Yogyakarta(Jogja) was a last minute addition to our trip, since most of Indonesia had been filed away in the “Matt can’t eat there so we can’t go there” category. Of course once those allergy assumptions were proven to be idiotic, Java became a focal point in our plans for Indonesia. This five day trip outside of Bali and into the heart of Indonesian Muslim culture would prove to be one of the most moving and consuming five days I had on the whole trip. A cathartic experience which was desperately needed and unfortunately came late in the trip. Could’ve Should’ve Would’ve.
By the time we made it to Java, we had a meer 33 days left on the road. In the interest of saving time, we flew from Bali over to Java. I’m an airline safety geek, so we chose to fly the delightful Air Asia from Denpasar to Yogyakarta with a 3 hour stopover in Jakarta. (ok, I badgered Matt to please let us avoid direct flights on Garuda and Lion Air until he relented. Hes a good husband.) On the way back to Bali, we opted for a train ride across the island back to Jakarta instead of the trans-island flight. The train was a surprisingly beautiful way to see the Javanese countryside. Another excellent surprise was the guy at the doughnut stand in the Jakarta airport singing karaoke on the PA system.
We stayed near the backpacker area in downtown Jogja, but not right in it. The Ameera Hotel on Jalan Dagen was exactly what we wanted. It’s only a 5 minute walk from all the local western restaurants and backpacker hostels, but it’s far enough away that we were the only westerners in our hotel and the only westerners on the block. We might have been the first white people to stay in the hotel altogether, as it had just opened weeks before. Everything was new and clean, including the mandi. Yes, the mandi. To those unfamiliar with Asian bathing techniques, a mandi is a type of shower where one uses a hollowed out coconut shell to pour cold water, from a gigantic cauldron, over oneself. For those of us who hate cold water showers, you can also boil some water in a kettle to pour into the giant cauldron. Though an adjustment, it was easy to get used to mandi-ing and definitely became one of the cooler parts of staying in a hotel off the traveler strip. But thank god for a clean toilet. And a real floor!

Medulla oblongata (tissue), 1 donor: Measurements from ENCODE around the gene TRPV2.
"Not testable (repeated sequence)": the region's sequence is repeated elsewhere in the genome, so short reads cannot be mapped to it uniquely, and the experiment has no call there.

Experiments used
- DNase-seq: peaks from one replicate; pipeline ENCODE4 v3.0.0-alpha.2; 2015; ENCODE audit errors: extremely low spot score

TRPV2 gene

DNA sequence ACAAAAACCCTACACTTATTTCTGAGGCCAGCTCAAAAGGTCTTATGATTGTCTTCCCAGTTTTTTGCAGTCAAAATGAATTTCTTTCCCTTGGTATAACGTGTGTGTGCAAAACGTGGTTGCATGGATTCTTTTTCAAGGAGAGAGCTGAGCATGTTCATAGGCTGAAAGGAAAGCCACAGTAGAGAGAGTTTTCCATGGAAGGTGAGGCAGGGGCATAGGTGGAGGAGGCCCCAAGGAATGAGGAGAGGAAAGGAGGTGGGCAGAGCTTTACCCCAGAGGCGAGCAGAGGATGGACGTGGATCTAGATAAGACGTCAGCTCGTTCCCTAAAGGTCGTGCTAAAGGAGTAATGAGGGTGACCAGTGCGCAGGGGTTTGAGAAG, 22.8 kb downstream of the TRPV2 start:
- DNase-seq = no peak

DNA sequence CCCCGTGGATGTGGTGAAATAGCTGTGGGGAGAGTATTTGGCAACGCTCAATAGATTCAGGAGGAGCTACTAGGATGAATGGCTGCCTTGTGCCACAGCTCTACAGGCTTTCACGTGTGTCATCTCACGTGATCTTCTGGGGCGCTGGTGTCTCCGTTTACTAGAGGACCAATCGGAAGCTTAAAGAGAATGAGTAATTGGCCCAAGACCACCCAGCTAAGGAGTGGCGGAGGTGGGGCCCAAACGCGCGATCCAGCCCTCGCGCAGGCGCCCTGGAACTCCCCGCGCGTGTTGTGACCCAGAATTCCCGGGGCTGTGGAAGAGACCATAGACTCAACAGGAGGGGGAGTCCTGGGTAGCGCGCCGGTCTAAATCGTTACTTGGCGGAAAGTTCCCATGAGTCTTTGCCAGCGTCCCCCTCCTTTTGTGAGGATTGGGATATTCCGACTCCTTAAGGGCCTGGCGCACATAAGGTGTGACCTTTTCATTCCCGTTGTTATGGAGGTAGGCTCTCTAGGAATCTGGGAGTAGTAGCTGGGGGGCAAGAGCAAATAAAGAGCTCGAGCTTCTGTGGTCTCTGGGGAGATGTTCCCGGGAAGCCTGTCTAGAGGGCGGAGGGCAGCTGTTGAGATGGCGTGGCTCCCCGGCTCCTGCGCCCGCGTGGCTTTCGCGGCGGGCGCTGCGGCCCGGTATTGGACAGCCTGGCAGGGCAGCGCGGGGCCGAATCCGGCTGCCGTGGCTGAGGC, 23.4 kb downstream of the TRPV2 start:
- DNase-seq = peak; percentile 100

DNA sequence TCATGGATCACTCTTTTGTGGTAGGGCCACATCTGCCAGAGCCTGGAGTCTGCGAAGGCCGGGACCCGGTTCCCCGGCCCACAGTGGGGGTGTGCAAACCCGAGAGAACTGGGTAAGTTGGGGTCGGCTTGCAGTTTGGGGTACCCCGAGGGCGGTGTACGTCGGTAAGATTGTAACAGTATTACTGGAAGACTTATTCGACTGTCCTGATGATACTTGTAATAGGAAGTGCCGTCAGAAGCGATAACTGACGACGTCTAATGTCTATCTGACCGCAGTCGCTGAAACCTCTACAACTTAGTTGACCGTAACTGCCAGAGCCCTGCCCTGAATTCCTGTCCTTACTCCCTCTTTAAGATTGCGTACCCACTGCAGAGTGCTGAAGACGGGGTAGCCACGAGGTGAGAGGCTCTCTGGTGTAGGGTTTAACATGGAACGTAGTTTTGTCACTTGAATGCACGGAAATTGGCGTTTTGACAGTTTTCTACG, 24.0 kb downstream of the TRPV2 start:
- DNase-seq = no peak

Aside from being an hour from Borobudur, the main reason travelers descend upon Jogja, the city is also the center of Indonesian batik. There are countless batik galleries and shops up and down Jalan Malioboro, one of the main shopping strips. Locals, Indonesian tourists, and foreigners all walk along the road shopping for various batik items, souvenirs, and wood furniture.
The Beringharjo Market sits on Jl. Malioboro as well, boasting hundreds of stalls stocked with everything you can think of from housewares, to ballgowns, to locally made batik shirts, to freshly cut banana leaves. One could get lost in the alleys of the market for hours exploring each area and vendor. As we had decided to stock up on gifts for our families in Java, we spent time bargaining on vintage batik stamps, silk scarves, swaths of classic Indonesian cottons. I gifted myself a silk Batik scarf, which has become one of my most prized possessions.